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FROM PAIN TO PASSION - Beauty salon owner overcomes childhood trauma to thrive

Besides the scars of physical abuse from her childhood, beauty salon owner Pauline Scott bears little sign of the trauma she endured at the hands of relatives.  

One couldn't tell by her demeanour and loving spirit that the 53-year-old suffered what could easily be described as torture as a young child. Like many survivors of abuse, Scott says in addition to leaning on her faith in God, she chose to focus on the future and leave the past behind.

"When I was about 10, a close relative called me inside the house and threw a pot of boiling oil on me. I still have the scars to show. I used to get beaten all the time. I even get beaten because I ask for food. Sometimes when I remember those things and I start to feel the hurt, I just ask God to take away the bitterness from my heart, and I make up my mind that I'm not going to focus on the past," Scott asserted.

Recalling dark days as a child, Scott says she moved around a lot, sleeping on the floor under a bed for four years. Having been sent by her mother from St Catherine to live with her grandmother in Kingston, Scott says she never settled down in one place for very long.

"From there I went back to Westmoreland when I was about 15. In all that time, I went to different schools. I couldn't really focus on schoolwork because of the situation at home. I remember one night after my aunt beat me with a broom stick, I fell sleep under that bed and God gave me a vision in a dream. In the dream a spirit came over me and a voice said, 'You are going to be free. I'm going to give you a gift and that gift is braiding. You will be a hairdresser. There is a school for you," shared Scott, adding that while she had no idea what school she would attend, she was determined to hold on to the vision.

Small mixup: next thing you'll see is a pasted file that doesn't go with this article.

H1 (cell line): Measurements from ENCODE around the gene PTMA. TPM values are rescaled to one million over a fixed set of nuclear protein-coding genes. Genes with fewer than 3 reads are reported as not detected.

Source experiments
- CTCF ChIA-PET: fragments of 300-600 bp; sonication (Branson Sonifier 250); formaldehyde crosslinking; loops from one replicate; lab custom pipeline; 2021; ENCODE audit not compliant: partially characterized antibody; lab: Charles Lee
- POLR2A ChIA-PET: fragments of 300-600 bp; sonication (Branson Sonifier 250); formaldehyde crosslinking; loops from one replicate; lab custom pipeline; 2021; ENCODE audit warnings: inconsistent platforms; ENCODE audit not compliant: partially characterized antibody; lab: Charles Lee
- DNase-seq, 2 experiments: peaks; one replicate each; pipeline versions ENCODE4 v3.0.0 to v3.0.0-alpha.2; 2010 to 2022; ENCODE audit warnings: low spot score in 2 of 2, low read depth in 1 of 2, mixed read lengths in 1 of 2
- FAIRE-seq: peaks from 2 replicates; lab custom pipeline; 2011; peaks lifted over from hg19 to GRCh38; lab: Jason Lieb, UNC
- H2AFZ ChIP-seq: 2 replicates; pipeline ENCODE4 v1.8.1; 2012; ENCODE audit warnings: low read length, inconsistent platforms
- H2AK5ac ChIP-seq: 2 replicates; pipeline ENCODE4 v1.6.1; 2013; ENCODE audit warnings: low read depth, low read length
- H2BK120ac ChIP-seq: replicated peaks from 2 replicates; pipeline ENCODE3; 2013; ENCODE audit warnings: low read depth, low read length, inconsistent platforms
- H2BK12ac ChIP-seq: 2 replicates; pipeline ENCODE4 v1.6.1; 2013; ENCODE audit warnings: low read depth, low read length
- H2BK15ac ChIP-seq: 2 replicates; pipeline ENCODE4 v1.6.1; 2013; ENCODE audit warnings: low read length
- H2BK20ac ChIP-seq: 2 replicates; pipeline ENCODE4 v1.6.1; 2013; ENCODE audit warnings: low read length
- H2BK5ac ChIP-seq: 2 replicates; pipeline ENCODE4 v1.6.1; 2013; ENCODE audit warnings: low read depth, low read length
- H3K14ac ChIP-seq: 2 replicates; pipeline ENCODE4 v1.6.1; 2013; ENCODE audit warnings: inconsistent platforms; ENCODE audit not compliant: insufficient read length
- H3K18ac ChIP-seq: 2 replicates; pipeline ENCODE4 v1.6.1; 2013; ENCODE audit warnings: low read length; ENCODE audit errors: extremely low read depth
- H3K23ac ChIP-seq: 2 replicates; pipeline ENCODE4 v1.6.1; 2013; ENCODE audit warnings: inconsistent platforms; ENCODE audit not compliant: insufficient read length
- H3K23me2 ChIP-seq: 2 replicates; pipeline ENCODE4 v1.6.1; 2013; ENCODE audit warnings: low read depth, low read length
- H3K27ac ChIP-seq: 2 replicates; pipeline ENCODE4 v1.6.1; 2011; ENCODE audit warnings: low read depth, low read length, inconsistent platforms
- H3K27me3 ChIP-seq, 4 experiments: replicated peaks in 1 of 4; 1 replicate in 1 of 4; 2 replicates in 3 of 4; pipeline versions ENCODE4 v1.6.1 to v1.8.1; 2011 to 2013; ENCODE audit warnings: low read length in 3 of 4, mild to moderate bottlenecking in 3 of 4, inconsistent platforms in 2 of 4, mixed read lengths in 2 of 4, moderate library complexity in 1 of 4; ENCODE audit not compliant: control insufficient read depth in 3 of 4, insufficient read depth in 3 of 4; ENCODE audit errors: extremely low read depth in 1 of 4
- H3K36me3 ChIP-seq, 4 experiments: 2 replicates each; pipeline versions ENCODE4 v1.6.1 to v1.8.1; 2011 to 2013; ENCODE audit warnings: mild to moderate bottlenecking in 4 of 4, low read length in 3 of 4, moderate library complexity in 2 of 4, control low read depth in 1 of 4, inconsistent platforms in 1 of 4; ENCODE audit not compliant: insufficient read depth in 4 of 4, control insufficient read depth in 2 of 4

Those days of mistreatment are well behind the business owner who now runs a successful salon in the Westmoreland capital. As a teenager she took her lunch money and sent herself to beauty school to hone skills that for her came naturally. After working for years at different salons, she was able to open her own shop in 1996. Many years later a family friend introduced her to Access Financial Services where she took a loan of about $50,000, and since then, the company has helped her achieve many goals.

"Access has been very helpful over the years. I use the loans to buy product. The money always comes in handy. Even when I am overseas, I pay my loan and ensure that I can go back a next time," she said.

The microfinance entity recently recognized Scott with the Access Financial Services Women in Business Award, which celebrated small business operators who were holding their own as entrepreneurs while making meaningful contributions to their community. She was lauded for the many outreach initiatives she has engineered in her community, especially for children.

"Maybe it's because of what I went through as a child, but I have a soft spot for children. With my two daughters I was overprotective when they were growing up. For other kids, I do what I can to help. Over the years, I have sent a few children to school, right through to high school. Back in the day I used to go to that girls home in Spanish Town and do their hair. They were always so happy for that. Wherever I can help, I try my best," she said.




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